posted by Morpeth at 3:13 PM on January 5, 2018 [1 favorite]

Response by poster: I don't really have any friends to turn to right now. I feel awkward asking my psychiatrist for any benzos. I will if that is the best thing. I mean, I guess I've been working with her long enough for me not to look like a crazy drug seeking lunatic.

There's the anxiety about just having the mammogram (which sounds like it's common) and then the waiting for that letter to come. I just keep imagining the worst scenario. Which, of course, is not helping things.

Today I binge watched Law & Order. And for a little while, I was distracted and wasn't thinking about *big thing* coming up next week.

Thank you for all your replies. Knowing that this is normal makes me feel a little more in control.
posted by kathrynm at 6:21 PM on January 5, 2018 [1 favorite]

Best answer: I haven't had cancer, but I am very high risk for bc and have screening imaging done every 6 months. Good advice above, but also can you talk with the imaging center about getting your scan read while you are at the clinic or that day? Some centers will accommodate that request, depending on their workflow. I also have a nurse practitioner who manages my screening and she is always available to talk, to try to get images read more quickly, etc. I would inquire about having someone like that to manage your screening. Good luck. Memail me if you need a friend to talk to.
posted by sulaine at 6:30 PM on January 5, 2018 [1 favorite]

Could you talk to your doctor about getting the mammogram read immediately? I had to have a follow up screening this past fall, and the technician had me wait, that there was a doctor at the facility who interpreted the scans so patients wouldn't have to go through the stress if waiting (again) to get the letter. i got the results before I left the building. The wait was roughly 30 minutes, and I cried when she said I was ok.

This was a branch of the Cleveland Clinic, and it was a new protocol for patients getting follow up scans. I really appreciated the sensitivity to making this second round as easy on us as they could.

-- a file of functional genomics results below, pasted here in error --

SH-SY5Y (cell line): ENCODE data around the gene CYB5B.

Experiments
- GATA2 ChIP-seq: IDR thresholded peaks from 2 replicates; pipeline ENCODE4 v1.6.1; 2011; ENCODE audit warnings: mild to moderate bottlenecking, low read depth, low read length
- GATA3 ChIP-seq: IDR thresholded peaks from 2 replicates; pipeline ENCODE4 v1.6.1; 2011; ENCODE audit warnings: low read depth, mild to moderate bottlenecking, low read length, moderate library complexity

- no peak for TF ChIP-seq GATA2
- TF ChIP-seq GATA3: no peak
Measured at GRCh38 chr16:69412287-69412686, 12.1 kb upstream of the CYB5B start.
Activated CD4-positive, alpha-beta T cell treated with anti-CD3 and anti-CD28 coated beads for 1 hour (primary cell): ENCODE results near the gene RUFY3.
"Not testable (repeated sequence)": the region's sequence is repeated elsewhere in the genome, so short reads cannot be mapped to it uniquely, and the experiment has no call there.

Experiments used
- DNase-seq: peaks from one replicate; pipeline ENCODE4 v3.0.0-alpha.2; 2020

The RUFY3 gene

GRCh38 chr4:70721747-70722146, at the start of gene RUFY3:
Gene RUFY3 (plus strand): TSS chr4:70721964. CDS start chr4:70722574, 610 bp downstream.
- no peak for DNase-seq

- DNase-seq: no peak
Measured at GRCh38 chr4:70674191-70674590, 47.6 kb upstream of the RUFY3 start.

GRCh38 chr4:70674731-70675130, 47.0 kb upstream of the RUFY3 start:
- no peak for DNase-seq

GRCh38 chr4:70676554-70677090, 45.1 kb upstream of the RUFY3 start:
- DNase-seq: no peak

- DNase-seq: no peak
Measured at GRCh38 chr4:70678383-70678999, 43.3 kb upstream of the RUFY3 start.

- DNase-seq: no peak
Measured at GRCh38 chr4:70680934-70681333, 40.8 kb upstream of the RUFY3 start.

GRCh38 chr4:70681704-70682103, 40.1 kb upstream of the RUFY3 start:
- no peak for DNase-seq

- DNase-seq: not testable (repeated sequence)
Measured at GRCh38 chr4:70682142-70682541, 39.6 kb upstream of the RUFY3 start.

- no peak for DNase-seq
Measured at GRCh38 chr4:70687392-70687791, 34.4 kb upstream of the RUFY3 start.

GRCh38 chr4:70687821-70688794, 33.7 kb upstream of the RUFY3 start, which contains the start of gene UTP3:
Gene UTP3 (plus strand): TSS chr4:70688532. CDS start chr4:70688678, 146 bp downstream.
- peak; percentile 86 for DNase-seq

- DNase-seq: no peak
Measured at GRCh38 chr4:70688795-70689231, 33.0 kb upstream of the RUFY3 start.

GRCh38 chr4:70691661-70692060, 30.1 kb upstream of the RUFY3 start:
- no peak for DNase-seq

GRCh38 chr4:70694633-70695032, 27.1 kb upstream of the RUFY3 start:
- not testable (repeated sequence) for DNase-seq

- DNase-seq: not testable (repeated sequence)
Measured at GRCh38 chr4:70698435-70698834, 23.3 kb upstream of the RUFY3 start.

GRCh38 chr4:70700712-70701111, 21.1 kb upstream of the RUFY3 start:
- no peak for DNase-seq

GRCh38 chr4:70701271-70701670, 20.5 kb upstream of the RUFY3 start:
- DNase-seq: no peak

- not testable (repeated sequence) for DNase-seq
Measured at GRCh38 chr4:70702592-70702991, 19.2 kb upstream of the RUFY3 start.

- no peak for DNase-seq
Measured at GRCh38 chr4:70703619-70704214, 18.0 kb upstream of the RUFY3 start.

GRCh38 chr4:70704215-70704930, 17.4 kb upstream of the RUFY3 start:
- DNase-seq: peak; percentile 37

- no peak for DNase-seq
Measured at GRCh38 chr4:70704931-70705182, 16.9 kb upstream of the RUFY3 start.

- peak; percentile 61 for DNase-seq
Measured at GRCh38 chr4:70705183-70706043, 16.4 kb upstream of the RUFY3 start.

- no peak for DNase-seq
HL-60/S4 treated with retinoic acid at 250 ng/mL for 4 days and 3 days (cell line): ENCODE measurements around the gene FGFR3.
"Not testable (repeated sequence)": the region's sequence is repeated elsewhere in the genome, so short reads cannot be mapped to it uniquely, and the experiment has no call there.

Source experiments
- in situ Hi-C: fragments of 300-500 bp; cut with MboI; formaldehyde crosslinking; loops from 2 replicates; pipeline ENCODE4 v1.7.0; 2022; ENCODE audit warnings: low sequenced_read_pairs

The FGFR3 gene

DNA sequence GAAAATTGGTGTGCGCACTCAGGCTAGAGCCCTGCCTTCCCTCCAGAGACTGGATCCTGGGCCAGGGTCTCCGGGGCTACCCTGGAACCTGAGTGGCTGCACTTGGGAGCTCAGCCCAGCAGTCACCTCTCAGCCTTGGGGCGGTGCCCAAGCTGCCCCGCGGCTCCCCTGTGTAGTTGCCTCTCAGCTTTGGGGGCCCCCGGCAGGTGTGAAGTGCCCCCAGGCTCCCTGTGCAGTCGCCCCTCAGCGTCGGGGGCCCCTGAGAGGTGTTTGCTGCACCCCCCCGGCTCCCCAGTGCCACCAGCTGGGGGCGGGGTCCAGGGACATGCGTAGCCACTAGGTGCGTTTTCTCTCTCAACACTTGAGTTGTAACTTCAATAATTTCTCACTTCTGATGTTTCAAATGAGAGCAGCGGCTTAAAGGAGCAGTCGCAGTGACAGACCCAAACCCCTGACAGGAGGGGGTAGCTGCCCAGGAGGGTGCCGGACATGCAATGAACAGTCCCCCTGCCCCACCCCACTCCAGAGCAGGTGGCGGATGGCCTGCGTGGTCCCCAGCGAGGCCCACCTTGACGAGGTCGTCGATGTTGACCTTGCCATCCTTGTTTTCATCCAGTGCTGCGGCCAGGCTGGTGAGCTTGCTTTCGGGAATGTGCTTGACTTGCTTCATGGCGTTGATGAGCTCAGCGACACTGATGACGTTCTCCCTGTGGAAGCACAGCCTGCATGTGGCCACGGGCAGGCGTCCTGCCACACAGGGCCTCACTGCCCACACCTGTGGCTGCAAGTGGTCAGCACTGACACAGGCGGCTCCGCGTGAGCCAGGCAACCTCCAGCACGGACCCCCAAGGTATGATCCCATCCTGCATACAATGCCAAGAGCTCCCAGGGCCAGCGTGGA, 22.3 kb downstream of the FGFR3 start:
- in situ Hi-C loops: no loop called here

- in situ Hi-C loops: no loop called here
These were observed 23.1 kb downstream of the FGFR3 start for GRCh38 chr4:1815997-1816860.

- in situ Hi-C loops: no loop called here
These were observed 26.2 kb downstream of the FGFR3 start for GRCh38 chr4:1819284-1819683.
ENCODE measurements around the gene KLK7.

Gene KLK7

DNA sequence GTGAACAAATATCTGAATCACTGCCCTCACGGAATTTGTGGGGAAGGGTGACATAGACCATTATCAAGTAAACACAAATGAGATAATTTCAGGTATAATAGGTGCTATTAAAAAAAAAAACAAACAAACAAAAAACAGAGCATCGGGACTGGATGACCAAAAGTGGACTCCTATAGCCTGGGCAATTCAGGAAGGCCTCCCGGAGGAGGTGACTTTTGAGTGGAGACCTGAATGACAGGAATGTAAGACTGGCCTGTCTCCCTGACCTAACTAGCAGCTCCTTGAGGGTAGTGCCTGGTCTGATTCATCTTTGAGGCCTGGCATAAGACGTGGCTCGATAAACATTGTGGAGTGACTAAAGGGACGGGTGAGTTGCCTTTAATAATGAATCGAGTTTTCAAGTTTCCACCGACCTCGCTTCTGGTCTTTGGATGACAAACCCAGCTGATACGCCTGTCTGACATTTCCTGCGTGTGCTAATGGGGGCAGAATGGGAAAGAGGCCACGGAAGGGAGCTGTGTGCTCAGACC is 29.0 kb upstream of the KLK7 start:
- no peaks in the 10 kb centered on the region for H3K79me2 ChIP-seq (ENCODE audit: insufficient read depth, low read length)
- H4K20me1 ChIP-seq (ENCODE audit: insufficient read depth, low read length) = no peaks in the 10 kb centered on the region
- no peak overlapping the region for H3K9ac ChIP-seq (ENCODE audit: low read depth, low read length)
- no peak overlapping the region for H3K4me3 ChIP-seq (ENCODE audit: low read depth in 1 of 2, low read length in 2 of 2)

posted by LaBellaStella at 6:41 PM on January 5, 2018 [2 favorites]

Yeah, ask to speak with the doc who reads the scans before you leave. Mrs. W. does that and it cuts down on a lot of needless anxiety. Did the lumpectomy have clear margins and no lymph node involvement? Adjuvant rads on top of that are really damn effective. Hang in there.

Are you in touch, online or IRL, with other breast cancer patients? Shared experience is highly supportive.
posted by Johnny Wallflower at 7:37 PM on January 5, 2018 [1 favorite]

Best answer: I tell myself this, and it helps me get through the time between scan and appointment. I don't really know why it works, but it is often the only thought that calms me.

The scan just reveals truth that is already there. Nothing changes because of the scan except having more knowledge to move forward with.

It's hard, it's all hard, and basically no one who hasn't had cancer truly understands. I haven't found most friends particularly helpful/reassuring, but I have some bare acquaintances with diagnoses who always say the right things. Maybe a support group would help? I found them depressing but they probably vary a lot. Or we should make a MeFi support group. I would be completely up for that. People here are awesome.
posted by donnagirl at 7:59 AM on January 6, 2018 [4 favorites]

Best answer: My daughter, now eight, has had about 25 MRI scans since having brain cancer aged ~18 months. Scanxiety is indeed a real thing. Two things I learned: people will tell you it gets easier as time goes by, and you won't believe it, but it does. And second, donnagirl (comment above) is exactly right: the scan doesn't cause a problem. It reveals one earlier than you would otherwise know about. A negative scan is great news. A positive scan has this silver lining: you will get treatment faster and more effectively than otherwise.

By going through the scan you are being strong, proactive, and looking after yourself to the very best of your ability. The scan is your ally. This thinking has helped me through the years.
posted by Rumple at 9:46 AM on January 6, 2018 [3 favorites]

It's standard procedure at the Breast Health Center where I get my mammograms to read them immediately and take more pictures frequently if you've had BC. One thing to be aware of is that, at least in my experience, to get that special attention, your doctor will schedule you for a "diagnostic" mammogram rather than a "screening" mammogram. I'm telling you this so that you aren't tempted to worry over the title of the procedure. It doesn't mean you have BC, it means that you had BC so they'll be even more vigilant and even nicer to you.
posted by janey47 at 11:36 PM on January 6, 2018 [1 favorite]

Nthing to call and see if they can (or already plan to) read your mammo while you wait, since you've already had breast cancer. It's an enormous weight off of your shoulders to find out before you leave the building, it makes a huge difference anxiety-wise.
posted by desuetude at 12:05 PM on January 8, 2018